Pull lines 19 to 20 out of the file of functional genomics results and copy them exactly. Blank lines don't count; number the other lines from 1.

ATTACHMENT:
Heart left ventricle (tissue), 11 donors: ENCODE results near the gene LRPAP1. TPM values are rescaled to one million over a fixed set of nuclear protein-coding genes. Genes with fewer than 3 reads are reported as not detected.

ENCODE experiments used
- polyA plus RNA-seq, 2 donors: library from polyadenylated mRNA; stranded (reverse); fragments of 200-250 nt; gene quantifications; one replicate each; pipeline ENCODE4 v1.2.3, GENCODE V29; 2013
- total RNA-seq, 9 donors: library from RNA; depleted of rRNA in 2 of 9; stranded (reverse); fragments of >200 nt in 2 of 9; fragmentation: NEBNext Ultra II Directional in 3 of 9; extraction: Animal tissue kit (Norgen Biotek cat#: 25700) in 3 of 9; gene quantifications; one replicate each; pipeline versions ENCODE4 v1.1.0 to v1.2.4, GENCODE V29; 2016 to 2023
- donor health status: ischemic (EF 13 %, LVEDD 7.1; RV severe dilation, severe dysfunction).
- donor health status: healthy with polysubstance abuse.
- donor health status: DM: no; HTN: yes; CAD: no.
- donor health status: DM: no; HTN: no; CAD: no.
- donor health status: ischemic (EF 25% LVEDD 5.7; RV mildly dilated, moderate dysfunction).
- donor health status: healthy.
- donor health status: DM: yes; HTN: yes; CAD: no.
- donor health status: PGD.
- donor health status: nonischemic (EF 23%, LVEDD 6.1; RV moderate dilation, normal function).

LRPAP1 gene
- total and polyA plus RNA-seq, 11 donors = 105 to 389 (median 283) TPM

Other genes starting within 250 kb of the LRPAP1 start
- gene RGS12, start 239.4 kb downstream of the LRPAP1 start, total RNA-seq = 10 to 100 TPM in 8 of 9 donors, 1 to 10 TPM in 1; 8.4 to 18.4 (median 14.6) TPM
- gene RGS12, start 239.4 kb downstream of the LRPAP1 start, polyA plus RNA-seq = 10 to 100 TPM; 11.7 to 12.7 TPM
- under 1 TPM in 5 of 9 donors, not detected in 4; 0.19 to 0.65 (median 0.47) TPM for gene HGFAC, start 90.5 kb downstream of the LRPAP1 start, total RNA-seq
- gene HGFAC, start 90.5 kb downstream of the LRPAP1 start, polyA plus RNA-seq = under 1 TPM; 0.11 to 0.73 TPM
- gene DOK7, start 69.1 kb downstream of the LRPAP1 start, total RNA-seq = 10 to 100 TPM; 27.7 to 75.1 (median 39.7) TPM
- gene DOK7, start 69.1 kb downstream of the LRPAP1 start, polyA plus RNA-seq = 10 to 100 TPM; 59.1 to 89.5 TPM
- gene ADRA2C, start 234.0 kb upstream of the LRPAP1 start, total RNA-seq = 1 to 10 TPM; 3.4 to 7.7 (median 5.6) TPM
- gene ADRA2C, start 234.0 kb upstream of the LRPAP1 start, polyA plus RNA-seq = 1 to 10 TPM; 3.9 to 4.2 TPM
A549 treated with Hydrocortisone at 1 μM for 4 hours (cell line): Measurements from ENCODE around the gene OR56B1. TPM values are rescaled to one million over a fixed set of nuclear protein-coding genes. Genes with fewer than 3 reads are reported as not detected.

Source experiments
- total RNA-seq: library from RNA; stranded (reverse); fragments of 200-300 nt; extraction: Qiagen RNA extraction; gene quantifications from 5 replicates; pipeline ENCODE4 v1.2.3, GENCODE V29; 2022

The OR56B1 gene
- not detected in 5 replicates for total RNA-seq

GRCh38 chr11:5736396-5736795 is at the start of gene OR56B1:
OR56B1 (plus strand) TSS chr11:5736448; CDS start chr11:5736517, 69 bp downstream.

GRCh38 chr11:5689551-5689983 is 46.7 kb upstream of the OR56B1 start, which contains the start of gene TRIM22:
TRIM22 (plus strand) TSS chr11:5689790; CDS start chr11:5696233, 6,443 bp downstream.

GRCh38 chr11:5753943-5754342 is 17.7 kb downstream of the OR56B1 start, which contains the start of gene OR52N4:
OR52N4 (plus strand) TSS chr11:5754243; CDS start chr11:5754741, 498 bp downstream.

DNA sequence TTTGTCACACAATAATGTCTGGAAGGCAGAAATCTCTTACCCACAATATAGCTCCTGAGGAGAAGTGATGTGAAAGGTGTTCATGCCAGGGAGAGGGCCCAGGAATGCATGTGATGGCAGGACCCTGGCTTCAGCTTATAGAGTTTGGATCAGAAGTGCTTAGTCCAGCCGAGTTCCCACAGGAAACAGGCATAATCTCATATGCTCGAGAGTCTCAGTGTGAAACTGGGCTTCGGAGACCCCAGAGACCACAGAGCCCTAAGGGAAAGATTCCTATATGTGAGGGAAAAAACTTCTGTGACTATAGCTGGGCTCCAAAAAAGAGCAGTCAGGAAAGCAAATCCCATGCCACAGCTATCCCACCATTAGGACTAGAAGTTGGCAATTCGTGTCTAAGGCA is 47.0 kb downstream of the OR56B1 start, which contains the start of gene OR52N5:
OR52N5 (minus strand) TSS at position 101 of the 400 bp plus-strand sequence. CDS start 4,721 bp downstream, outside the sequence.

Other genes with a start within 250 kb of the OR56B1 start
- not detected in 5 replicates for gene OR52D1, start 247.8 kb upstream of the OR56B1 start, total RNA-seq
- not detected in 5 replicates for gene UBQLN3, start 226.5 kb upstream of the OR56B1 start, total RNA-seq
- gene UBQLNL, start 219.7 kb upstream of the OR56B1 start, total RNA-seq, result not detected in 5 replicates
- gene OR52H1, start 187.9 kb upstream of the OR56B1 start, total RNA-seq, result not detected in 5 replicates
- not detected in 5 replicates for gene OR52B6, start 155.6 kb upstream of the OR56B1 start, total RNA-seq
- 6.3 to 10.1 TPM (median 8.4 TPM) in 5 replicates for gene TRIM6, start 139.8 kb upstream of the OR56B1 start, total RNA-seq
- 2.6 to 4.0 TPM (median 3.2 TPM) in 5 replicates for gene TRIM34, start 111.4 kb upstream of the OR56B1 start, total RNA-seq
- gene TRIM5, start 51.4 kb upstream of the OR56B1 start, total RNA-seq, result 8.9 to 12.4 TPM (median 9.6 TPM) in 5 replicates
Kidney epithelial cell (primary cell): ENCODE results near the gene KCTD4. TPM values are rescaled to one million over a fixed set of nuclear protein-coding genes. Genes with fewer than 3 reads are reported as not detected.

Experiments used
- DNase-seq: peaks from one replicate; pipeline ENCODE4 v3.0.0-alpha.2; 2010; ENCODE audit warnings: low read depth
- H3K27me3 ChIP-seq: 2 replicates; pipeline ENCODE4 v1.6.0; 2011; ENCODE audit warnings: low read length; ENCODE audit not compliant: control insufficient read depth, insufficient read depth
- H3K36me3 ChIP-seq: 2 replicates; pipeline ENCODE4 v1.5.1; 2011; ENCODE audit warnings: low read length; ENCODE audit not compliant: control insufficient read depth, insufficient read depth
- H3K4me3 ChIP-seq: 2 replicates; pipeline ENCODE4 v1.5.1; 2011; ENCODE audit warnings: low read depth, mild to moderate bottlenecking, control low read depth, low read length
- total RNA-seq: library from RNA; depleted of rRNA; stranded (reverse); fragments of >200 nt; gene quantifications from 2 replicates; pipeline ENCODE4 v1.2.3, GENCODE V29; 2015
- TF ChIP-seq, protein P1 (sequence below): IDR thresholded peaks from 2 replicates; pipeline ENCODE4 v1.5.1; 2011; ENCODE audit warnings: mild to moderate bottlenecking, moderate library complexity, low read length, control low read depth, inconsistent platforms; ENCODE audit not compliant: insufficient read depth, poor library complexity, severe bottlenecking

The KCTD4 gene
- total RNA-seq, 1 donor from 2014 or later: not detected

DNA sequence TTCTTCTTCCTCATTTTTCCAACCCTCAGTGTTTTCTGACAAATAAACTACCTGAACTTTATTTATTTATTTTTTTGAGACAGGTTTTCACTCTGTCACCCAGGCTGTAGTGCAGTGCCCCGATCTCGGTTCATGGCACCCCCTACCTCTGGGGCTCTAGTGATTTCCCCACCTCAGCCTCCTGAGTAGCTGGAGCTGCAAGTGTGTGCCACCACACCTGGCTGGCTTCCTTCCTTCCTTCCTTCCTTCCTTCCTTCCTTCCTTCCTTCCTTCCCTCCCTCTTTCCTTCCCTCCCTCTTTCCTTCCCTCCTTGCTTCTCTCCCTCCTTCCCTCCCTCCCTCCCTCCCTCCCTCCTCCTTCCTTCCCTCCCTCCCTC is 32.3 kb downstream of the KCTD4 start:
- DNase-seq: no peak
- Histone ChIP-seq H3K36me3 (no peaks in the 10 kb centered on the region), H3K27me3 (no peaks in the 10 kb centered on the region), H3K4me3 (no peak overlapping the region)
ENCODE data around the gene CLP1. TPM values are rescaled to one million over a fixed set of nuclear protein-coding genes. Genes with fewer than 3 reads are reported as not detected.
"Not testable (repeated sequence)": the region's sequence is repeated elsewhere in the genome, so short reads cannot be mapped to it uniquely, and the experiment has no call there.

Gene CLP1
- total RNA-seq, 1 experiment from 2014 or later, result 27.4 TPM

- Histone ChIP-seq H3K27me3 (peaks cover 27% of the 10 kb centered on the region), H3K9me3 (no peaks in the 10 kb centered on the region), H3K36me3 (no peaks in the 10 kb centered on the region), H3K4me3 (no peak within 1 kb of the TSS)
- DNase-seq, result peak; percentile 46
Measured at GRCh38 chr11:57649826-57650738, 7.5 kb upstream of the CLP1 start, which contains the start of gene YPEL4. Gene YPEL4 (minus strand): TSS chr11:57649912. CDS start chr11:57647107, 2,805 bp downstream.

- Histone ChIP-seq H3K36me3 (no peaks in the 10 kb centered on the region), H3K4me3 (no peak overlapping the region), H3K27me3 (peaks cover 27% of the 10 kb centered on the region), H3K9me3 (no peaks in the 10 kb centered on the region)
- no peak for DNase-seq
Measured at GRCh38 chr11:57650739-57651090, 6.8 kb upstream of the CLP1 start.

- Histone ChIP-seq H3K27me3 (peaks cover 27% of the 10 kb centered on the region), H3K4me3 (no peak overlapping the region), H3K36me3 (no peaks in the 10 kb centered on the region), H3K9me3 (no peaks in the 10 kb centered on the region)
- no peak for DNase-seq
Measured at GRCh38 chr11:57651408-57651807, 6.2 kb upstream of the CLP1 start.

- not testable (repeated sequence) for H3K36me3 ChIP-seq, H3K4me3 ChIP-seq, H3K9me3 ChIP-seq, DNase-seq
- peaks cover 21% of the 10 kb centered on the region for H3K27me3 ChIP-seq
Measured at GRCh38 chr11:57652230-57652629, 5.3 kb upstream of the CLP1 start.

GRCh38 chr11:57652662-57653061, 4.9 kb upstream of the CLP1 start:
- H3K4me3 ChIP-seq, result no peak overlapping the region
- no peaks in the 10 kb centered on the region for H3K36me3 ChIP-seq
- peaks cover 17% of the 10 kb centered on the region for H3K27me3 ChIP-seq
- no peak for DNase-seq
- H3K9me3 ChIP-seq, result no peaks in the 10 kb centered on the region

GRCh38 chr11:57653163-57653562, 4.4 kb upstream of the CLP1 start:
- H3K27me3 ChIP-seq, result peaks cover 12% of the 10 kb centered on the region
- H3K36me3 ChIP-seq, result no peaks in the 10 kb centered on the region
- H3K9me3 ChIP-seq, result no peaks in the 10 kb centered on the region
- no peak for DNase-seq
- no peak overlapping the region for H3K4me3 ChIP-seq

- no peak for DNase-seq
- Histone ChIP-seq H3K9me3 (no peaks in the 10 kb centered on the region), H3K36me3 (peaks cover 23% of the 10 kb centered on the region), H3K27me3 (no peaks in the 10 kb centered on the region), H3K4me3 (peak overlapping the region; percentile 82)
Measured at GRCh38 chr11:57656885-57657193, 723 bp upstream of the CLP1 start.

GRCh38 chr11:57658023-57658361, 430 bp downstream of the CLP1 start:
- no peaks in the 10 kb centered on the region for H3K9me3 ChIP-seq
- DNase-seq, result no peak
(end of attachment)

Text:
- under 1 TPM in 5 of 9 donors, not detected in 4; 0.19 to 0.65 (median 0.47) TPM for gene HGFAC, start 90.5 kb downstream of the LRPAP1 start, total RNA-seq
- gene HGFAC, start 90.5 kb downstream of the LRPAP1 start, polyA plus RNA-seq = under 1 TPM; 0.11 to 0.73 TPM